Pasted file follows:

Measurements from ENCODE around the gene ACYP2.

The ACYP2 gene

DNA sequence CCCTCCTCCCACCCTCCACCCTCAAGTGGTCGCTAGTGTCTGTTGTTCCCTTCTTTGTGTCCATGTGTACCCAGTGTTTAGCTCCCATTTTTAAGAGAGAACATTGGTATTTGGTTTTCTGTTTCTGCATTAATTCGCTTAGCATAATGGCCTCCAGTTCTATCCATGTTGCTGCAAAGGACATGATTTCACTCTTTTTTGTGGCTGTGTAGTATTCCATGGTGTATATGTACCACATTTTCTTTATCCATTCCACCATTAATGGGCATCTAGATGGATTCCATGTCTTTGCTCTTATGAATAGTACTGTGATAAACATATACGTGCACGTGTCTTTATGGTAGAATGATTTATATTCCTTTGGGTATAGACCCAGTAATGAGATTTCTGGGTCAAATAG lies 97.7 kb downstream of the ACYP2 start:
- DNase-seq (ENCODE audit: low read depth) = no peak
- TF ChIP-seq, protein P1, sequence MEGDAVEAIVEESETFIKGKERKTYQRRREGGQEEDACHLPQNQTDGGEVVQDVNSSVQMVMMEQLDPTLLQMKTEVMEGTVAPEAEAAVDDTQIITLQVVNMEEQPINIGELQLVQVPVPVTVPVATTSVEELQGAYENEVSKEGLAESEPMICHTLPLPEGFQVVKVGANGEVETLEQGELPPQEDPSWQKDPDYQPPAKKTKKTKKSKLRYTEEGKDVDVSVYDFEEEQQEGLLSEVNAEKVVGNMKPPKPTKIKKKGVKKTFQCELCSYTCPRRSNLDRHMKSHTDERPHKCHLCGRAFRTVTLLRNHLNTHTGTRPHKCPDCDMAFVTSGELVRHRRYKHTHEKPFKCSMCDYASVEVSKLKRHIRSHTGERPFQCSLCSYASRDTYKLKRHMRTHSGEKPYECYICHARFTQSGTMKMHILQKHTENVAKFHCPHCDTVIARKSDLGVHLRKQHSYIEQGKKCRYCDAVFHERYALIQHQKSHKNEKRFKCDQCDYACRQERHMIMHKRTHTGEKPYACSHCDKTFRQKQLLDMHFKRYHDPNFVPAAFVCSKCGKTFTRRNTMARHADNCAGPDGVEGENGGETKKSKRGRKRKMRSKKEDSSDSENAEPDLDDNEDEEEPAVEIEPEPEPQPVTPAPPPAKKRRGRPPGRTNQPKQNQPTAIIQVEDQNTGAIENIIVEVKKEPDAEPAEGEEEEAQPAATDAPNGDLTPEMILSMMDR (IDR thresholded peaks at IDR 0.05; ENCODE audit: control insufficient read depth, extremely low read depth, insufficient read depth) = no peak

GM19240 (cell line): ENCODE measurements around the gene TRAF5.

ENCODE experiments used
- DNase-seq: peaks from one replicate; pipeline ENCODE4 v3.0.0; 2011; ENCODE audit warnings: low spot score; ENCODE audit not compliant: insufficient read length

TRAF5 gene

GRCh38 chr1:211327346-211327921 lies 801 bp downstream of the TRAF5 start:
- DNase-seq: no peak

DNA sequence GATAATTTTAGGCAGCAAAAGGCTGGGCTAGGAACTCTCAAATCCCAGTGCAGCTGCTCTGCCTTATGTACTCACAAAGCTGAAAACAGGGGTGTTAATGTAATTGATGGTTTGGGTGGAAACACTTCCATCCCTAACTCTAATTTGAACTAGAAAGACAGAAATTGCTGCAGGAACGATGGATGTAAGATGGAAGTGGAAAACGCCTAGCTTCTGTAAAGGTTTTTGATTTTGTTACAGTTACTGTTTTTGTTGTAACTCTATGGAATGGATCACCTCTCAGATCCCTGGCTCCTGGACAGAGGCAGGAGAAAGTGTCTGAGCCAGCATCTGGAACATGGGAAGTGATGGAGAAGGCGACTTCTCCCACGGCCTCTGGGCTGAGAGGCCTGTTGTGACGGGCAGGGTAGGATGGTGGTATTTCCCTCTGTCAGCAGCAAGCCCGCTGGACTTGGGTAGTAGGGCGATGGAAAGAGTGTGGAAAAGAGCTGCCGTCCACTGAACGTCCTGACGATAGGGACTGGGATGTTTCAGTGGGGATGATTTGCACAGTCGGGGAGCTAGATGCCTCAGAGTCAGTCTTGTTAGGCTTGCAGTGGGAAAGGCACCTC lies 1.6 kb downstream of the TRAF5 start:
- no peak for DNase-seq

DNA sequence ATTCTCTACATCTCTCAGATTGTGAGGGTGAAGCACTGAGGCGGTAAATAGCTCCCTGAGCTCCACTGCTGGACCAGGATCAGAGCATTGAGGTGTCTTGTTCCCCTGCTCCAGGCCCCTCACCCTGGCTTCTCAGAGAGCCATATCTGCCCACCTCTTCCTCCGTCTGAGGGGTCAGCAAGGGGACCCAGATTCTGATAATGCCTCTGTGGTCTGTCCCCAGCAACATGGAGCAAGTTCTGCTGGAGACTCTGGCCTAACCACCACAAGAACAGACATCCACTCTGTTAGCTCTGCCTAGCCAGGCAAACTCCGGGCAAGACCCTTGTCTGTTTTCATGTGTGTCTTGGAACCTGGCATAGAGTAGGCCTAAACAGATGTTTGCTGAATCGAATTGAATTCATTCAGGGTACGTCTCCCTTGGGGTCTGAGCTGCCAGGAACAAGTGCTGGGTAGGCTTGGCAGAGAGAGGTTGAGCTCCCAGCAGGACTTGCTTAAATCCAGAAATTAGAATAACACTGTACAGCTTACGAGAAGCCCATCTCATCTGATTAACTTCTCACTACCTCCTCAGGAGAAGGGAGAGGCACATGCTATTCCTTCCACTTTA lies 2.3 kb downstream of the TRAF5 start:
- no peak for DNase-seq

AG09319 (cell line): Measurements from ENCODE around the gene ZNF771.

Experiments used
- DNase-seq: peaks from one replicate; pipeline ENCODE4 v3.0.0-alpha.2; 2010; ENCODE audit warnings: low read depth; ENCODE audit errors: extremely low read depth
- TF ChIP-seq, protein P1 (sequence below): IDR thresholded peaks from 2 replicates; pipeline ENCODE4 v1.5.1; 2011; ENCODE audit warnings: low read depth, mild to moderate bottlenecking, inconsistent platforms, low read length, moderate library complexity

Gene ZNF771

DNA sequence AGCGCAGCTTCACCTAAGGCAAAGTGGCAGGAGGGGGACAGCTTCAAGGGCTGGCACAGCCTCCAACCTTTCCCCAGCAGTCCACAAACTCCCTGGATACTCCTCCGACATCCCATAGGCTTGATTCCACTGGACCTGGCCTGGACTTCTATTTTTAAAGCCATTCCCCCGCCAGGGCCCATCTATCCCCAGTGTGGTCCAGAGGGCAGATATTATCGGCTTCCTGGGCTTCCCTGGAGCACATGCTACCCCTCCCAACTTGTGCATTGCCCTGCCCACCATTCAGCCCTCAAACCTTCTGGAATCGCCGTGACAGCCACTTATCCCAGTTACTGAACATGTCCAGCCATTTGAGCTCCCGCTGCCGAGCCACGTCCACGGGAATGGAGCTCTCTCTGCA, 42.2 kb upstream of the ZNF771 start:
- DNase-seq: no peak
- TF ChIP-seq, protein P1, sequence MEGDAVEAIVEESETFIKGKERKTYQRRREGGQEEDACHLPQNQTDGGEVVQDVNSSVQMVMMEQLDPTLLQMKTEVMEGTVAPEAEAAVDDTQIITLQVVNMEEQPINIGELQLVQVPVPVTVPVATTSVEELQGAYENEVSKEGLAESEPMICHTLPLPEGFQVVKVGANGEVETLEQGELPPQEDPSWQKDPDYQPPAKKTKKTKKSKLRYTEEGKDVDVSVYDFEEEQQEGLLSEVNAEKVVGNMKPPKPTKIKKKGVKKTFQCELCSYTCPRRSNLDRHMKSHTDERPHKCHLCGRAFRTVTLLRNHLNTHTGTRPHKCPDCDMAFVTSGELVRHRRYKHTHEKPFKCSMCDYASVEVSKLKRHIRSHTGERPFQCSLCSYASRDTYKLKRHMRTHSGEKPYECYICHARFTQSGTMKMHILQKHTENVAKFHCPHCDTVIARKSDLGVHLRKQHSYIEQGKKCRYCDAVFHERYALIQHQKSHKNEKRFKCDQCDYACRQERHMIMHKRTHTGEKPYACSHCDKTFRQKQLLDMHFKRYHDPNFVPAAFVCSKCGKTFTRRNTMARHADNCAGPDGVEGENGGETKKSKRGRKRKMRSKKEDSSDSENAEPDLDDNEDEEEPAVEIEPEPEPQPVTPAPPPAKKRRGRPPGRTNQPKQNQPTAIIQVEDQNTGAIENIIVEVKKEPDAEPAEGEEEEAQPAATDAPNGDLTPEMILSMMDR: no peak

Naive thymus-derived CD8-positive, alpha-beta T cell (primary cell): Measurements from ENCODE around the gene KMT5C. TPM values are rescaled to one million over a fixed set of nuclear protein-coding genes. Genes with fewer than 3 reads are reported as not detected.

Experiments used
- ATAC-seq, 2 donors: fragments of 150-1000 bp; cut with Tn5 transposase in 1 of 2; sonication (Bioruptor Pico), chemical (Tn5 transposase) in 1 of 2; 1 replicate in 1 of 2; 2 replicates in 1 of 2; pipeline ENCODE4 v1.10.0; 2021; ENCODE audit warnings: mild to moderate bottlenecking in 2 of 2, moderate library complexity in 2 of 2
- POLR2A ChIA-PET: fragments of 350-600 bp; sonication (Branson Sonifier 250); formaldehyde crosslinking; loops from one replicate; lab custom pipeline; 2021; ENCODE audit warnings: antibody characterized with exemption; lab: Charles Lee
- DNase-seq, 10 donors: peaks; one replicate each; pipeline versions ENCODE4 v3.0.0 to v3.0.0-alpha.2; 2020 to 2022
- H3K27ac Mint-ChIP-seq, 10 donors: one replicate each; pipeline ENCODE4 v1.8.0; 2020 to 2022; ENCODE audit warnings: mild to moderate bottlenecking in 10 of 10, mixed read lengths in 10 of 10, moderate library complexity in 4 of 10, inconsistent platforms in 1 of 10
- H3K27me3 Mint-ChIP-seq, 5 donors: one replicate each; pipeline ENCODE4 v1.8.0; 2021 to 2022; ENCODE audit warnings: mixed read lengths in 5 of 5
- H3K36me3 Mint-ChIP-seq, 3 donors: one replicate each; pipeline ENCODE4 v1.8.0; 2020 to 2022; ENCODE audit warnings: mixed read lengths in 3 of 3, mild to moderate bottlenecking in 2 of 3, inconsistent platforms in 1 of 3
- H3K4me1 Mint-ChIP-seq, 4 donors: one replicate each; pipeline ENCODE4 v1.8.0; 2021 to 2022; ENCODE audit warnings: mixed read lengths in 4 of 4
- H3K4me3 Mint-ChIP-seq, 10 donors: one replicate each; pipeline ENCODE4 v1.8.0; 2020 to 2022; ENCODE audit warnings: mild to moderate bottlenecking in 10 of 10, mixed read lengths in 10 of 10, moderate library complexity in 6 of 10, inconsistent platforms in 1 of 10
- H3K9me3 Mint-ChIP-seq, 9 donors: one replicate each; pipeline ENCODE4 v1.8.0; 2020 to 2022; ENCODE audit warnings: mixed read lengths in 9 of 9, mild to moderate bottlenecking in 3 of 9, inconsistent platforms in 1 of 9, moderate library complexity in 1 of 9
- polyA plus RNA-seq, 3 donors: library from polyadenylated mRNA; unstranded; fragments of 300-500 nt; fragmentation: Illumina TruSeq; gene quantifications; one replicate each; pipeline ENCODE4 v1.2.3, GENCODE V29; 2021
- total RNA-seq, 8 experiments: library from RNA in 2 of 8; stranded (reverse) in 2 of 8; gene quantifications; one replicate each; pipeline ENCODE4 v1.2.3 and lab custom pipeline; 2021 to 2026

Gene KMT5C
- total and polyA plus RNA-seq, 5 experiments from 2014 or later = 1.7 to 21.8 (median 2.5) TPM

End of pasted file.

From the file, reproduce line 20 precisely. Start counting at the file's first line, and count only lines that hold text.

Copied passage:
Gene ZNF771